Story and Photos by Jim Ritch —
Matthew Parks, 18, will brook no “pity parties” this year. Not because he’s the sole graduate in Tangier Combined School’s Class of 2020. Not because COVID-19 restrictions have upended the traditional schedule of graduation events.
He is a man with a plan.
Like his father and generations of Tangier men before him, he will graduate to the sea. More specifically, he hopes to parlay his experience working aboard the Mary Ellen, his father’s deadrise work boat, into a career as a tugboatman. He already holds his Transportation Workers Identification Card and has applied for credentials as a merchant mariner. Then, he can follow the advice of a cousin and several friends who already work for tugboat firms.
He’ll graduate with plenty of academic horsepower to attend college: A high GPA, advanced placement and college course credits, plus the extra math, science and language courses that earn Virginia’s advanced studies diploma. In a normal year, he’d “quite possibly” be the class valedictorian even though he now wins the title by default, said principal Nina Pruitt.
College is only the fallback plan for Parks.
“I don’t really know what I would do,” he said.
Much clearer to him is the path to a good career, with good money, on the water.
Already, he rides the paths and roads of Tangier Island on a shiny scooter that he purchased at age 16 with funds earned working for his father.
Today, he draws $110 per day in the last position of the shipboard production line.
His father hooks the crab pots and brings them on deck. Then, the “shaker” empties the trap and baits it. Then Matthew, as “culler,” separates the crabs by size and sex.
On occasional days when he works as the “shaker,” Matthew draws $150 a day.
That pales compared to wages as a deckhand on a tugboat, which start at about $200 per day and include health insurance and retirement benefits. Even higher pay comes with the more senior ranks of tankerman and engineer, who can earn $300 a day. The former loads and unloads liquid loads; the latter keeps the engines working.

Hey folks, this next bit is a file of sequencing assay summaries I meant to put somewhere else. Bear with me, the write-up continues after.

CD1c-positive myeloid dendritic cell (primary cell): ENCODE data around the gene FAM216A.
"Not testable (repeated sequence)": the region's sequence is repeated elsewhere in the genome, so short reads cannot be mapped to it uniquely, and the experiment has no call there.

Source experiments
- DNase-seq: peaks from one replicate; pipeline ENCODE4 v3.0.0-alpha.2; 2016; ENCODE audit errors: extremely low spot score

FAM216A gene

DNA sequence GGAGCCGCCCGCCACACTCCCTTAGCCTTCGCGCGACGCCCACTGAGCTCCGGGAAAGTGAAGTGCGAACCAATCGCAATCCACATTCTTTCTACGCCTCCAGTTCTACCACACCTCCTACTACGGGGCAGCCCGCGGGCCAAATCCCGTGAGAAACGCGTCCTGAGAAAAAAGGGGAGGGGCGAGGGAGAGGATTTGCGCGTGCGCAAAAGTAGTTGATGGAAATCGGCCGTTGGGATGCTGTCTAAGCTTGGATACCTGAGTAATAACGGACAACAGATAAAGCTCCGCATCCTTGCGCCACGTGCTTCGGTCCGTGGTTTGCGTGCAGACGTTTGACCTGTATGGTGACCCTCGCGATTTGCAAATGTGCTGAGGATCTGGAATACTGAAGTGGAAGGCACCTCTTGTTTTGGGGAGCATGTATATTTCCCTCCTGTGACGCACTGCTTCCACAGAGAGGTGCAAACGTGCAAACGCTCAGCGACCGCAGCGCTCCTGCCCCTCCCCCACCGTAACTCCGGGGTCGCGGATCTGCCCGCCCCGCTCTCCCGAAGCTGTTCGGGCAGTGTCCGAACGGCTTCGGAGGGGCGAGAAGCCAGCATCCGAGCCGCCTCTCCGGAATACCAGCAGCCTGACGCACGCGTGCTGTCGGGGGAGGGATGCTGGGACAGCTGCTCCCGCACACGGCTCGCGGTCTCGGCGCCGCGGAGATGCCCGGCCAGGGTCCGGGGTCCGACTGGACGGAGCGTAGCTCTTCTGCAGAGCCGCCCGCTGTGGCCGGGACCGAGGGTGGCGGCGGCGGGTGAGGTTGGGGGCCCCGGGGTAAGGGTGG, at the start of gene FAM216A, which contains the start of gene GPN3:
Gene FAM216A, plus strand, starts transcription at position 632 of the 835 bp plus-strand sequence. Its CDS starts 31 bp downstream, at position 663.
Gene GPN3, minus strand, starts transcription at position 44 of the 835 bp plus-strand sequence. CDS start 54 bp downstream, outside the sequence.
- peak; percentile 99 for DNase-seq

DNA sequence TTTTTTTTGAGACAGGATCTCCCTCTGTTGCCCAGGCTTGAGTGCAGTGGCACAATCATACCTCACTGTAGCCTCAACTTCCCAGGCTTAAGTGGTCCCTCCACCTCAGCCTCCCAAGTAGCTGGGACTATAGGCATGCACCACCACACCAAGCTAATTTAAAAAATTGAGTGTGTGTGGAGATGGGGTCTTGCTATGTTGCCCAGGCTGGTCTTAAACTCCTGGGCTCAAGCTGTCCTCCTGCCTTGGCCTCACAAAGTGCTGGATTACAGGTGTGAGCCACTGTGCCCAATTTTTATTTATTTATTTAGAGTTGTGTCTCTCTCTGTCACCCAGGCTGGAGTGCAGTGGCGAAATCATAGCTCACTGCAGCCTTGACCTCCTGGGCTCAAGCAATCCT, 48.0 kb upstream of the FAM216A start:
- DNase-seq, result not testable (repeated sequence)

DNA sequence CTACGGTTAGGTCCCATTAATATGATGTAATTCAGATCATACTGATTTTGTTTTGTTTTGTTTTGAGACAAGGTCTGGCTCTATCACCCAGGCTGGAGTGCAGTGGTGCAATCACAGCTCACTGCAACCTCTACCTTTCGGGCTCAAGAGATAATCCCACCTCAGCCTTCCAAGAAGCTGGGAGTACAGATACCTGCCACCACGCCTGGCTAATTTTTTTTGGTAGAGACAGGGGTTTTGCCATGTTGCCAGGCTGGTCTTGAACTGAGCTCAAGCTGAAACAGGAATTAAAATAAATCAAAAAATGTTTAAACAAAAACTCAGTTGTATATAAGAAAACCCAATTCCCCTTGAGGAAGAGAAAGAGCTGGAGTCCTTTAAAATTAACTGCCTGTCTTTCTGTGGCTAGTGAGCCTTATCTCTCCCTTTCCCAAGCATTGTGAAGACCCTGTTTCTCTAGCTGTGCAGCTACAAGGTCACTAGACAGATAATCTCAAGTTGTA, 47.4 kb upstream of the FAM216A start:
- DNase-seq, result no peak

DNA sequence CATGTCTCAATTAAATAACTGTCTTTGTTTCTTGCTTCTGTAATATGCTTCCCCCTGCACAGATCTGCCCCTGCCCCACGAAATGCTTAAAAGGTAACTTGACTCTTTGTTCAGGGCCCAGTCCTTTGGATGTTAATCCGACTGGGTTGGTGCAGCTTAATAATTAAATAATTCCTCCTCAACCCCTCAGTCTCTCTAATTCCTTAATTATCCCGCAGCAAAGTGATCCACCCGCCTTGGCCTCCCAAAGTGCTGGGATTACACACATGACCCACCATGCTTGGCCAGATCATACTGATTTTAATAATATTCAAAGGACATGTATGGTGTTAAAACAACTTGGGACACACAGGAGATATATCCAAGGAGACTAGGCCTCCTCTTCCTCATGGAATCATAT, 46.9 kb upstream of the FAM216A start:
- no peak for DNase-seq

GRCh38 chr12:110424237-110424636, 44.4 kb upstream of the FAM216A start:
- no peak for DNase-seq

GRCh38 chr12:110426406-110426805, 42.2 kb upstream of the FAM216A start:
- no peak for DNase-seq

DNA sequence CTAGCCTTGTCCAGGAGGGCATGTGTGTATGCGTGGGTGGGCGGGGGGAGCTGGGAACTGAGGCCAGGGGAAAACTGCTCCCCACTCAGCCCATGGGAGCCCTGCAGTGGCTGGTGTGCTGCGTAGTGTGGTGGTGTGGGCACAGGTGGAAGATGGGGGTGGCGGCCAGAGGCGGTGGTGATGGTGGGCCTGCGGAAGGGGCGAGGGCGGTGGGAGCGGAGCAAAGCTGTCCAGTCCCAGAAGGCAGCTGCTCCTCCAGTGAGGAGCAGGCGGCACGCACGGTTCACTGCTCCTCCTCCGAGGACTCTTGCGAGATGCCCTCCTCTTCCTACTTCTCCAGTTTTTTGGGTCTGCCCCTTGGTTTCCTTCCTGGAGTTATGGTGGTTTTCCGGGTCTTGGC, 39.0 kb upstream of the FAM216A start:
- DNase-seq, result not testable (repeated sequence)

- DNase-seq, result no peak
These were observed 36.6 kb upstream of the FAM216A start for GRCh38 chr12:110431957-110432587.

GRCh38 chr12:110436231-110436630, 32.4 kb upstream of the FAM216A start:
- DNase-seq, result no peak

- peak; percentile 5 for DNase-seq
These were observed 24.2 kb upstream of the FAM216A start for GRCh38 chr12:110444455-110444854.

Matthew also hopes to land a job that will keep him on the island. Such positions allow work for two weeks on a vessel, followed by two weeks off.
If his plan doesn’t work out, his principal envisions him as an outstanding teacher.
“He engages everyone, young and old. And he’s game for anything,” said Nina Pruitt.
“But his kindness is what overwhelms me.”
In fifth grade, Matthew’s first year without classmates, the island rallied behind him. When he set out to collect canned goods in an annual competition with other Accomack County middle schools, donations poured in.
He loaded the cans onto a boat and rode with his teachers to deliver the cans in Accomack. When a volunteer arrived in her car and saw the amassed cans, she had to leave to find a truck large enough to carry them. The cans eventually weighed in at more than 700 pounds, and Matthew beat every team from the other, larger schools.
Well, Tangier Island won, too.